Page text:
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Neisseria cinerea

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A gram-negative nonmotile diplococcus and non-spore forming bacterium associated with nosocomial human disease includes pneumonia, proctitis and endocarditis.


Neisseria cinerea grows at moist condition with an optimum growth at 37’C characterized as nonpathogenic diplococci present in the human nasopharynx. It is also isolated from conjunctiva of newborns treated prophylactically with erythromycin. In culture media this bacterium has been misidentified as Neisseria gonorrheae due to its similarity in appearance, size and consistency yet differs in diameter, opacity and degree of convexity.

Neisseria cinerea has been isolated from the human cervix and rectal infection that does not generate acid from maltose, glucose, fructose, sucrose and mannitol. Some strain of this bacterium will not react with antigonococcal protein I monoclonal antibodies. It is considered as glucose negative which produces weak acid reactions that quickly over oxidized to carbon dioxide and contains golden brown pigmentation.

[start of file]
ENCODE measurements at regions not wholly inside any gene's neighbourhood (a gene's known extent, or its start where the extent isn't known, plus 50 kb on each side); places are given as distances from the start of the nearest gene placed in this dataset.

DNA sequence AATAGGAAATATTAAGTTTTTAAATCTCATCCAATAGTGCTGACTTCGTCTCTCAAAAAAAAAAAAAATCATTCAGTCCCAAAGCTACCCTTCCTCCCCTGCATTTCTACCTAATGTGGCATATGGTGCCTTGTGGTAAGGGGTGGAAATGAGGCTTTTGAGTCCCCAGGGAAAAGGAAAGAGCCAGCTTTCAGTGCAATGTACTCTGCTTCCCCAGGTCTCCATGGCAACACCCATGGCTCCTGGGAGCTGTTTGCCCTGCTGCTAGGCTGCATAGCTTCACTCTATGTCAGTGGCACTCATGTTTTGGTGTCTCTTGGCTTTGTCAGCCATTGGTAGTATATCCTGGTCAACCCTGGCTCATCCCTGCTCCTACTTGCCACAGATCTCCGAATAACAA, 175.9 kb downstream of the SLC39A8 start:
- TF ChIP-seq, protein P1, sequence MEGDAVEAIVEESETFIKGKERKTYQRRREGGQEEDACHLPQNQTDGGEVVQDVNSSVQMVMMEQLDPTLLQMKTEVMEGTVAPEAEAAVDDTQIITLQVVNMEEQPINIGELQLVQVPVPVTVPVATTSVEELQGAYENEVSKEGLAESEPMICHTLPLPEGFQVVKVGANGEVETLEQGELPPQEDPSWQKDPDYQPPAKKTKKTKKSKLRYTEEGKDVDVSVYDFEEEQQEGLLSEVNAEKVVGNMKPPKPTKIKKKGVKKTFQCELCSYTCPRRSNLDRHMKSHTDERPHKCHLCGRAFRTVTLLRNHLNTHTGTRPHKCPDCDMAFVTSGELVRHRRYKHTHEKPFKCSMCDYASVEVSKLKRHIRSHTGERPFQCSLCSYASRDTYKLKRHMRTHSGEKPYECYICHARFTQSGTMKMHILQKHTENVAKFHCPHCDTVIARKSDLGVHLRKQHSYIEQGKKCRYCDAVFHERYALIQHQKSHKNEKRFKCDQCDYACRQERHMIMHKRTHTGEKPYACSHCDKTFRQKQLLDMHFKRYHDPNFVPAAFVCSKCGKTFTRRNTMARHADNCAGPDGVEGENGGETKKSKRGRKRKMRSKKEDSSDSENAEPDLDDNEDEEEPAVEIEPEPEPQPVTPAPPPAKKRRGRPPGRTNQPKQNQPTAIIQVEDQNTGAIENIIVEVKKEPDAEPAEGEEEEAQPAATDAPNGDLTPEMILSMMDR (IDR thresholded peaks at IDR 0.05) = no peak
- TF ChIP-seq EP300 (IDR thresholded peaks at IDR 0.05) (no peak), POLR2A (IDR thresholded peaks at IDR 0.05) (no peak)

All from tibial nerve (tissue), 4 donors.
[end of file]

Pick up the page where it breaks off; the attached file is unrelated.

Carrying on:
Neisseria cinerea is implicated as a causative agent in nosocomial endocarditis, pneumonia, proctitis and pediatric ocular infections particularly to an immunocompromised individual, elderly and infants.

Scientific classification:

 Kingdom: Bacteria
 Phylum: Proteobacteria
 Class: Betaproteobacteria
 Order: Neisseriales
 Family: Neisseriaceae
 Genus: Neisseria
 Species: Neisseria cinerea

See also:

• Bacteria

• Nosocomial endocarditis

• Pneumonia